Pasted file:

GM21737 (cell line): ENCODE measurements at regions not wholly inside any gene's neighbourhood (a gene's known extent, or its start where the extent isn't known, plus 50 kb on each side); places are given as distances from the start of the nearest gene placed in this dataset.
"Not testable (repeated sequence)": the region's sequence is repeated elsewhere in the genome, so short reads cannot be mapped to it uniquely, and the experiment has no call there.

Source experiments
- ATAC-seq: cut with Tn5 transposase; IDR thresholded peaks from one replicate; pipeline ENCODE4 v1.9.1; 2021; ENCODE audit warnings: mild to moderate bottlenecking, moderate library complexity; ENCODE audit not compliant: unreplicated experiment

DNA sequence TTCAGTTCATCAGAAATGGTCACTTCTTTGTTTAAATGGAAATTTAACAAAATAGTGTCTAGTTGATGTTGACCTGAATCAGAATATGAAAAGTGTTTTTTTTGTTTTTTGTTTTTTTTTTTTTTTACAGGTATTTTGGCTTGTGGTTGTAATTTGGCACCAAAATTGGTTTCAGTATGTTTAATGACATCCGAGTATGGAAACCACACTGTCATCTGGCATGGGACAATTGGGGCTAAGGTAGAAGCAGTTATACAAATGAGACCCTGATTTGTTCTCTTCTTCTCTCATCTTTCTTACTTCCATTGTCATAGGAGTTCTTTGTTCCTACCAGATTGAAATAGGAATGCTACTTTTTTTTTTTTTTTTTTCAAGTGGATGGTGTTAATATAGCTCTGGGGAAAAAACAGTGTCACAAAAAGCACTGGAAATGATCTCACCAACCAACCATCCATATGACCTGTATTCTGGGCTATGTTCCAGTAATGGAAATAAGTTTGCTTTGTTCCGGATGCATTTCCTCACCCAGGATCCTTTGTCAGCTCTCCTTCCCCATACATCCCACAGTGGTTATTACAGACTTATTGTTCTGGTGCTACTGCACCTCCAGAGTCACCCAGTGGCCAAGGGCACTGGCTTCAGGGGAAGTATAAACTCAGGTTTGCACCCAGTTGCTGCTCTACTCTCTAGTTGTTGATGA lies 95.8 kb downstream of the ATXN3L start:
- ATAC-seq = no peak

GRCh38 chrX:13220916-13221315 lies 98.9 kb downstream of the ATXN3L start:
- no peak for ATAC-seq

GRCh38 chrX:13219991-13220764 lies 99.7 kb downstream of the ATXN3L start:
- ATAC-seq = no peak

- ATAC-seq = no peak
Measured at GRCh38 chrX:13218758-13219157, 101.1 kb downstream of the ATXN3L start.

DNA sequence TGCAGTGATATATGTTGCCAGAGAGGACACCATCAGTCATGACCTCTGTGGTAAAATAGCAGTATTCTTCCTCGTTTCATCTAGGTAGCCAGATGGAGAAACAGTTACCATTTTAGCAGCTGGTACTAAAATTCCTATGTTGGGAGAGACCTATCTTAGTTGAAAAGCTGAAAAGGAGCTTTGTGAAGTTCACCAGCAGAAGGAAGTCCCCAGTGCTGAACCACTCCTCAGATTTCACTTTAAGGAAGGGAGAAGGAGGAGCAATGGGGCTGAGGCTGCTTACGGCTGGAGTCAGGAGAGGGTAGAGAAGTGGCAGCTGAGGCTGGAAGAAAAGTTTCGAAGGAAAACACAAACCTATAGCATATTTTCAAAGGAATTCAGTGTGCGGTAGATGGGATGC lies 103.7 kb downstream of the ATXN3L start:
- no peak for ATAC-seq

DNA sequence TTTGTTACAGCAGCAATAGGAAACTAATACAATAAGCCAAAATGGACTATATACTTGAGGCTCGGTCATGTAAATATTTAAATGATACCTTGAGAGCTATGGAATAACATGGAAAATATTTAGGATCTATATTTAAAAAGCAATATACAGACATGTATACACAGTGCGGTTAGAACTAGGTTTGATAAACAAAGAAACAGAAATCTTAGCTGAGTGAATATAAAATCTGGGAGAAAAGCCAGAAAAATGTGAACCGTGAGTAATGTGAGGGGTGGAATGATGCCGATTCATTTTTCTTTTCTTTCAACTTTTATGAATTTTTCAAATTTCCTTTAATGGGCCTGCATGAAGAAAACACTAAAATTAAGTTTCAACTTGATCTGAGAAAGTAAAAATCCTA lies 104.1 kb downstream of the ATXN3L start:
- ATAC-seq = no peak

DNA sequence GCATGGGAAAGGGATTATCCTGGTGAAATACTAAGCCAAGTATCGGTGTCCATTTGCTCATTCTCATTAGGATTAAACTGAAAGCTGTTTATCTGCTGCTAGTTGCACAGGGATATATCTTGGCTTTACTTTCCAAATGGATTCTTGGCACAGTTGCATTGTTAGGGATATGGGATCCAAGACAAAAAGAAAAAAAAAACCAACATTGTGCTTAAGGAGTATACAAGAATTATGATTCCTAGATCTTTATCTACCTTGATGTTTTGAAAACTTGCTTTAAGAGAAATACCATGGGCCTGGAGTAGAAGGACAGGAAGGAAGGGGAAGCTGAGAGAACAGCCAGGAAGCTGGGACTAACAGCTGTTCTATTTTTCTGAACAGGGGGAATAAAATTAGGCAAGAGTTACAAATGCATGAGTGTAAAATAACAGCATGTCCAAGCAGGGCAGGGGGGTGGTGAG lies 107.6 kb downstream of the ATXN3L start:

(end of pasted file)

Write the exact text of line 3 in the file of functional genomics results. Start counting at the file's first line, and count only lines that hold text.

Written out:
Source experiments